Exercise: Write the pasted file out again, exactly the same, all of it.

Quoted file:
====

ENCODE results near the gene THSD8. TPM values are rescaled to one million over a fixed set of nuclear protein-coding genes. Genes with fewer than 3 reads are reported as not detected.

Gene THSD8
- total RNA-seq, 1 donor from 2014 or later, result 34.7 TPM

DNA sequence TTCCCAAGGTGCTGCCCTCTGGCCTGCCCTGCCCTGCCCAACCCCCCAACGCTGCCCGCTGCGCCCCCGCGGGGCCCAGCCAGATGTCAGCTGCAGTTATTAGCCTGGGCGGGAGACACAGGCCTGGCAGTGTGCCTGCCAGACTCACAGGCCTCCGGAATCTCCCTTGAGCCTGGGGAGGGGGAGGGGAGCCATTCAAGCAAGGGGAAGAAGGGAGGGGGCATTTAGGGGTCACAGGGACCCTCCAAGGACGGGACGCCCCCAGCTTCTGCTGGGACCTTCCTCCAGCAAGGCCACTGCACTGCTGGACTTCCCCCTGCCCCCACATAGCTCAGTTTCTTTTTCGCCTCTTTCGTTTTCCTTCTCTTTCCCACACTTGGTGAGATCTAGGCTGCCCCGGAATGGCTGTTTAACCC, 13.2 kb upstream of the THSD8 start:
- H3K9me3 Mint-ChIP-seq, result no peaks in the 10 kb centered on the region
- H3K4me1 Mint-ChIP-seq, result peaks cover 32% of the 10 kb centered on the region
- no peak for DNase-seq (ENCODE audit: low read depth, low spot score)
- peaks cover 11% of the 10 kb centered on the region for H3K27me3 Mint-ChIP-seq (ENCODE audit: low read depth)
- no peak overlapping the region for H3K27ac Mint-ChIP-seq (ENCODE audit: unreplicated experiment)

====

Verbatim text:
ENCODE results near the gene THSD8. TPM values are rescaled to one million over a fixed set of nuclear protein-coding genes. Genes with fewer than 3 reads are reported as not detected.

Gene THSD8
- total RNA-seq, 1 donor from 2014 or later, result 34.7 TPM

DNA sequence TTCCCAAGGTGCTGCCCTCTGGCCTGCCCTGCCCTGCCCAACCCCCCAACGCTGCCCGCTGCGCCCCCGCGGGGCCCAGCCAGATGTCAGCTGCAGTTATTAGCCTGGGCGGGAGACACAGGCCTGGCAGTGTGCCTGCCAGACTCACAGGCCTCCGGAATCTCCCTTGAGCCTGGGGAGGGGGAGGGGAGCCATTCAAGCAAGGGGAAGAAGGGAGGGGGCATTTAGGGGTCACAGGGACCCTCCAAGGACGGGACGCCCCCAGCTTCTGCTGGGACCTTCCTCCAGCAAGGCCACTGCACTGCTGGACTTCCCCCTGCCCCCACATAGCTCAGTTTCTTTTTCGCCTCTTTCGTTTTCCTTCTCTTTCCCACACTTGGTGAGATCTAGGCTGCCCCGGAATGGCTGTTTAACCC, 13.2 kb upstream of the THSD8 start:
- H3K9me3 Mint-ChIP-seq, result no peaks in the 10 kb centered on the region
- H3K4me1 Mint-ChIP-seq, result peaks cover 32% of the 10 kb centered on the region
- no peak for DNase-seq (ENCODE audit: low read depth, low spot score)
- peaks cover 11% of the 10 kb centered on the region for H3K27me3 Mint-ChIP-seq (ENCODE audit: low read depth)
- no peak overlapping the region for H3K27ac Mint-ChIP-seq (ENCODE audit: unreplicated experiment)